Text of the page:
Skip to main content
Posted On: 03-03-2020
Posted In: Community

Image of food waste and clutter in the kitchen of The White HartThe White Hart at Cullompton, was convicted and sentenced last Thursday at Exeter Magistrates having pleaded guilty to six food hygiene offences.

Public Health Officers from Mid Devon District Council attended Exeter Magistrates on Thursday, 27 February 2020 to hear the sentencing of The White Hart At Cullompton Ltd, before District Judge Matson. The offences were:

  • Failure to keep the food premises clean, maintained in good repair and condition by the filthy condition of the kitchen, equipment and utensils.
  • Failure to effectively clean and disinfect articles, fittings and equipment, with which food comes into contact at a frequency sufficient to avoid any risk of contamination by the filthy condition of articles, fittings and equipment.
  • Failure to store raw materials and ingredients in appropriate conditions designed to prevent harmful deterioration and protect them from contamination by deteriorating food stored in the kitchen.
  • Failure to remove food waste from rooms where food is present as quickly as possible. So as to avoid their accumulation with waste food, debris and packaging left out, accumulating on top of and underneath worktops and appliances, and an open and overflowing waste bin.
  • Failure to protect food against any contamination likely to render it unfit for human consumption, injurious to health or contaminated in such a way that it would be unreasonable to expect it to be consumed in that state owing to the poor state of:
    • the kitchen with dirty and unclean worktops, equipment and utensils;
    • filthy wiping cloths on worktops used in food preparation;
    • flies on work surfaces and equipment;
    • no means of allowing the hygienic washing of hands before the handling of food;
    • the storing of food uncovered leading to the presence of mould or purification of foods, and;
    • the microbiological examination of food, including formal food samples, with unsatisfactory results for food and environmental swabs and wiping cloths present with Escherichia coli and Enterobacteriaceae.
  • Failure to put in place, implement and maintain a food safety management system based on HACCP principles with the absence and false recording of management checks.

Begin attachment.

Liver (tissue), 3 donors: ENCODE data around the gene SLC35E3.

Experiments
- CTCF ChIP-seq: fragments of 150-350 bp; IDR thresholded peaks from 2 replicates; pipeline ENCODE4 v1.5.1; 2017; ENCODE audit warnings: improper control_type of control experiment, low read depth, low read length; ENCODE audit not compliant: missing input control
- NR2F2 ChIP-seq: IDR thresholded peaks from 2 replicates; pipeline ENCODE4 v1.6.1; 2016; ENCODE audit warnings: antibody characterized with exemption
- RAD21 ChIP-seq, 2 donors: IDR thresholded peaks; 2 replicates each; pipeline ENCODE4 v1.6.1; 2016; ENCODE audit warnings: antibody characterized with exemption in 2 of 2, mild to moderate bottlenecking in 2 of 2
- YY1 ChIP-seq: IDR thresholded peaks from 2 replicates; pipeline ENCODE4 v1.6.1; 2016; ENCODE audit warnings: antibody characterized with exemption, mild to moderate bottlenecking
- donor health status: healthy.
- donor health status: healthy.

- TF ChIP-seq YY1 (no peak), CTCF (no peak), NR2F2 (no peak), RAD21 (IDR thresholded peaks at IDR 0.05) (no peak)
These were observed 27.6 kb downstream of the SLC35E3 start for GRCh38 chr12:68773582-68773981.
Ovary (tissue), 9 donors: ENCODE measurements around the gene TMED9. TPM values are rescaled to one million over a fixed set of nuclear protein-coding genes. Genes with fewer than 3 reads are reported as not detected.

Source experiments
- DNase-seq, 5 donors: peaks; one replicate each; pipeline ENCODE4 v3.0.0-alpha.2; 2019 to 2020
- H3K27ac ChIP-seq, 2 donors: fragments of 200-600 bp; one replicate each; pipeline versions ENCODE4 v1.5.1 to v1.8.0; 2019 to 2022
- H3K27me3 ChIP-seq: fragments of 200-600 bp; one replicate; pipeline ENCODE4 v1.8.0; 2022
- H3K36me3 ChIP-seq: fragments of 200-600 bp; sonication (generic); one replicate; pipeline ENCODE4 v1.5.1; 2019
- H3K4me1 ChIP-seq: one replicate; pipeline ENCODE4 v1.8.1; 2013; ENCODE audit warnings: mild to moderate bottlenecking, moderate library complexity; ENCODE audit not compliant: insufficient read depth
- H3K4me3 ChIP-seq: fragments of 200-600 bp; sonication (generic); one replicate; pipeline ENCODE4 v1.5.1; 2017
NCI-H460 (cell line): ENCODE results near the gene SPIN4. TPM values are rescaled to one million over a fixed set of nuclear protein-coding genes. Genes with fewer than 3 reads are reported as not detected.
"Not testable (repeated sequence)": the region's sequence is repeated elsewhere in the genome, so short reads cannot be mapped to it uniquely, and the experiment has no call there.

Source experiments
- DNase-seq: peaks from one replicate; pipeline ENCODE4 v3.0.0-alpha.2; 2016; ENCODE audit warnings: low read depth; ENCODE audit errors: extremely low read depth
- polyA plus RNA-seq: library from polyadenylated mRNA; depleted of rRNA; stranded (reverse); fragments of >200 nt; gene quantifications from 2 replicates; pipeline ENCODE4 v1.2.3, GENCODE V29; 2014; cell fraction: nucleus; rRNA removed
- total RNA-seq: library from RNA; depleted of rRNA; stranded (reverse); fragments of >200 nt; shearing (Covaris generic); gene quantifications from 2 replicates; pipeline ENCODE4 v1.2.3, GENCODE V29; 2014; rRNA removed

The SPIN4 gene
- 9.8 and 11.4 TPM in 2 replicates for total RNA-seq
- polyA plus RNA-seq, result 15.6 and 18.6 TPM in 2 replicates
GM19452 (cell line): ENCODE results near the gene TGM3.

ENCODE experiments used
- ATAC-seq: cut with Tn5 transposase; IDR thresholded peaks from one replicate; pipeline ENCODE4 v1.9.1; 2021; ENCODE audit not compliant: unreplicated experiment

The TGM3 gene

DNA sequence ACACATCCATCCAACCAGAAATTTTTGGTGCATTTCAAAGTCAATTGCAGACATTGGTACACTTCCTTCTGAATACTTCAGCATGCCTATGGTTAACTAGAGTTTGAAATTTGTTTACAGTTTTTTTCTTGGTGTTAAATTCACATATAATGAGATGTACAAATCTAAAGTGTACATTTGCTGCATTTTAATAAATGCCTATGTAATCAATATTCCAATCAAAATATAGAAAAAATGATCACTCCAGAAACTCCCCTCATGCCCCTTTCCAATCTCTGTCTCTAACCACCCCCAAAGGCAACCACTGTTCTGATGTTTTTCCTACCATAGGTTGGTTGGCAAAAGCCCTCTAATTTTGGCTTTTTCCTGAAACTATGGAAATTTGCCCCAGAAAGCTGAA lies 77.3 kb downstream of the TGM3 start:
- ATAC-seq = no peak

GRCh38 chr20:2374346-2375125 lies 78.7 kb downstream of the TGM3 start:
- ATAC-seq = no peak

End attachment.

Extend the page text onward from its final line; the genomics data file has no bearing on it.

District Judge Matson said:

“The Defendant pleaded guilty to the offences of breach of food regulations committed on 3 October 2018. The kitchen was found in a filthy condition, with mouldy, rotten and out of date food; food taken away for analysis showed E. coli present. The premises were visited again by Council officers on 11 July 2019 and it was found the kitchen had not improved.
“I have to assess this case using the sentencing guidelines for food hygiene offences. I consider the culpability for the sentencing guidelines to be high. The defendant company fell far short of the appropriate standards. I agree with the prosecution that this is a category 2 case for harm as per the sentencing guidelines. This is a serious offence.
“I have looked at the sentencing guidelines and assess the defendant company to be a micro business. I consider that the guidelines state £12,000 per offence. However, the guidelines state to take into account proportionality particularly actual turnover of the company and the net profit. I consider the fine should be £6,000 but will reduce this to £3,600 due to the guilty plea. I order the Defendant to pay the prosecution costs of £3,000. I also apply the victim surcharge giving a total £6,700.”

Cabinet Member for Community Well-being, Councillor Dennis Knowles, said:

“We're committed to ensuring food standards remain high throughout Mid Devon to safeguard our residents and visitors, and we won't hesitate to utilise the full range of regulatory interventions available to us when tackling high-risk, illegal or poor performing food businesses.
“Given the severity of the conditions in this particular case, both our Public Health and Legal teams did an excellent job intervening and bringing about a closure, followed by a successful prosecution, thereby preventing any members of the public from becoming extremely ill, or worse still losing their lives.”

To find out more:

See initial press release Publican guilty of food hygiene offences following successful Council prosecution, issued 22 January 2020.

For images, see: